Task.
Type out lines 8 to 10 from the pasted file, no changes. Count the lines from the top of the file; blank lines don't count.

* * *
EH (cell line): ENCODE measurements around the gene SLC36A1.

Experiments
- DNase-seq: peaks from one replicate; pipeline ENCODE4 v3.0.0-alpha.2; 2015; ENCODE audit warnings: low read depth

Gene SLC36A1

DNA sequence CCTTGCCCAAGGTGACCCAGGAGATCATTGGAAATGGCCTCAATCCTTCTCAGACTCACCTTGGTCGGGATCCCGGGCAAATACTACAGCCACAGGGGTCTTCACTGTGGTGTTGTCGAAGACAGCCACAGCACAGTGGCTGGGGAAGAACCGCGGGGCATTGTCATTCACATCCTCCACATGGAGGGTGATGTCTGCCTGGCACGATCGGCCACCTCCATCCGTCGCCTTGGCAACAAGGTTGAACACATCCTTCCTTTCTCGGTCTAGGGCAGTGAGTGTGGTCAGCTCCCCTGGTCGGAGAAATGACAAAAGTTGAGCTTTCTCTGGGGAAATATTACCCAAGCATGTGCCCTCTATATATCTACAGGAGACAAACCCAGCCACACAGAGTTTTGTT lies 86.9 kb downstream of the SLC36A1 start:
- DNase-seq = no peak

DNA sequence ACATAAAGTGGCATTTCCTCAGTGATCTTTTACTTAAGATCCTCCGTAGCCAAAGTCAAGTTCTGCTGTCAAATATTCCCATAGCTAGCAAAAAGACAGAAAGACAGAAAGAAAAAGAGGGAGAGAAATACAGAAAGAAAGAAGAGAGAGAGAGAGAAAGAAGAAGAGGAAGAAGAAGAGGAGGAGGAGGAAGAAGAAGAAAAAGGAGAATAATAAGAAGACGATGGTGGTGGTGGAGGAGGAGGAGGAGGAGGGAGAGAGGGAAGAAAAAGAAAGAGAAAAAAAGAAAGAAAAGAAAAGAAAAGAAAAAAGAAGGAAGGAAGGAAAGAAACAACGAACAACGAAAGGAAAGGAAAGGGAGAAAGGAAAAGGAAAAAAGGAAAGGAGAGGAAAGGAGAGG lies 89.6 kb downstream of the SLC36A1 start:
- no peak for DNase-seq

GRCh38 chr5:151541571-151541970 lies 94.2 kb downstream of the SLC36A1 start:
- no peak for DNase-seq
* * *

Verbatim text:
- no peak for DNase-seq

GRCh38 chr5:151541571-151541970 lies 94.2 kb downstream of the SLC36A1 start:
- no peak for DNase-seq